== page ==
Un-owned and owned free-ranging domestic cats kill between 1.4 and 3.7 billion birds and between 6.9 and 20.7 billion small mammals each year in the contiguous United States, according to Smithsonian Conservation Biology Institute scientists who have completed the first systematic review of publications that estimate cats’ predation rates. The findings in the study, published online in Nature Communications and since covered worldwide by the media, suggest that free-ranging cats may be the largest source of human-related mortality of U.S. birds and mammals.
“Our study shows that the issue of cat predation on birds and mammals is an even bigger environmental and ecological threat than we thought and one that deserves conservation attention,” said Scott Loss, SCBI postdoctoral fellow and lead author of the study. “Our study provides motivation for further research and for incorporating cat impacts into conservation and management efforts.”
The paper’s authors built a mathematical model based on 21 publications that estimated free-ranging cat predation in the United States and Europe. The researchers took a rigorous and conservative approach, excluding studies that did not distinguish between owned cats and un-owned cats and studies that were based on a small sample size or a short sampling period.
“When we ran the model, we didn’t know what to expect,” said Pete Marra, SCBI research scientist and the study’s senior author. “We were absolutely stunned by the results.”
Up to this point, it was often assumed that cats killed many fewer birds than other human-related threats, such as building collisions and pesticides, and therefore were unlikely to have a significant effect on mainland vertebrate populations.
“Given these results, free-ranging cats are likely having a population-level impact on native species of birds,” Marra said.
The study finds that it is un-owned cats—such as farm and barn cats, strays, colony cats, and feral cats—that cause the majority of the mortality, roughly 69 percent of bird deaths and 89 percent of mammal deaths.
Free-ranging domestic cats on islands have contributed to 14 percent of all documented extinctions of birds, mammals and reptiles. Reflecting this toll, domestic cats are on the IUCN’s list of the top 100 World’s Worst Invasive Alien Species. The study states that “despite these harmful effects, policies for management of free-ranging cat populations and regulation of pet ownership behaviors are dictated by animal welfare issues rather than ecological impacts.”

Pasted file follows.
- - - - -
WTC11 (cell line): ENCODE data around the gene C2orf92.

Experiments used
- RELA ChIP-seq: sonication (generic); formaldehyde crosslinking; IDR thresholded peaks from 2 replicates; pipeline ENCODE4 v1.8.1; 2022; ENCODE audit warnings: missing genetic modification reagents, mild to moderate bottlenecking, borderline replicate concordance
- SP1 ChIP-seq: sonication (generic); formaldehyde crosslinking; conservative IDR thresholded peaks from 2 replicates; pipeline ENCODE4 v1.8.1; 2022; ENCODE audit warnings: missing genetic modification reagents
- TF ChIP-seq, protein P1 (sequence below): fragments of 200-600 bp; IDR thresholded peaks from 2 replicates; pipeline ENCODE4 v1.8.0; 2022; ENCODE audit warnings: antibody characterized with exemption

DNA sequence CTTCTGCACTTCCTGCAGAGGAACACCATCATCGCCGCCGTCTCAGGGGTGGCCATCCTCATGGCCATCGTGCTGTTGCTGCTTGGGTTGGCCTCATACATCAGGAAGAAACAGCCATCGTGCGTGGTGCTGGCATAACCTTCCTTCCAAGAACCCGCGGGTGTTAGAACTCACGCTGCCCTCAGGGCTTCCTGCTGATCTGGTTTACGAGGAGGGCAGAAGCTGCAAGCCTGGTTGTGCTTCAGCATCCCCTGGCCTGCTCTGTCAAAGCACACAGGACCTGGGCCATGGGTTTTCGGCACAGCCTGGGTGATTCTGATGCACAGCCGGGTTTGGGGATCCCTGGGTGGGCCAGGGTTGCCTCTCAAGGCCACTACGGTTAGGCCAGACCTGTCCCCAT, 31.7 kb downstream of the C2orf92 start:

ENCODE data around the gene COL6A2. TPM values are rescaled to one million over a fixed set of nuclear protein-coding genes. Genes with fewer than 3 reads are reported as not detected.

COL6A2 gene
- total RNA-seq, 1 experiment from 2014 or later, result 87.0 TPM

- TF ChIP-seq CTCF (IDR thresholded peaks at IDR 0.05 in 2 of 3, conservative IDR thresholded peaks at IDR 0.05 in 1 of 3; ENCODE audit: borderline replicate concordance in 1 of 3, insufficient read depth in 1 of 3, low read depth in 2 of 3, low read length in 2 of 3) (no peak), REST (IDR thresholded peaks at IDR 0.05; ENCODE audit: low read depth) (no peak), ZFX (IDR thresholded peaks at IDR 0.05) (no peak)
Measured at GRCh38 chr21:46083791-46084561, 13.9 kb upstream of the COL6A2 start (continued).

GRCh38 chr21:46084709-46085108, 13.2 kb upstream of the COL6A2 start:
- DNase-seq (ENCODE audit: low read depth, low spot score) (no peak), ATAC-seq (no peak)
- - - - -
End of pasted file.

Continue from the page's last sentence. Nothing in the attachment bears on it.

The next step in the research, according to Marra, is to further refine the estimates of how many birds, mammals, reptiles and amphibians are killed by feral cats, including those in Trap-Neuter-Return (TNR) colonies. The researchers would also like to determine which wildlife species are most affected by free-ranging cats, the precise numbers of feral cats throughout the country and where they are more and less abundant.
The research is also part of a larger three-year Fish and Wildlife Service-funded effort to arrive at more rigorous estimates of the number of birds killed by other human-related threats, including pesticides and collisions with vehicles, wind turbines and windows.
In addition to Loss and Marra, the paper’s other author is Tom Will in the Division of Migratory Birds at the U.S. Fish and Wildlife Service.
The Smithsonian Conservation Biology Institute plays a key role in the Smithsonian’s global efforts to understand and conserve species and train future generations of conservationists. Headquartered in Front Royal, Va., SCBI facilitates and promotes research programs based at Front Royal, the National Zoo in Washington, D.C., and at field research stations and training sites worldwide.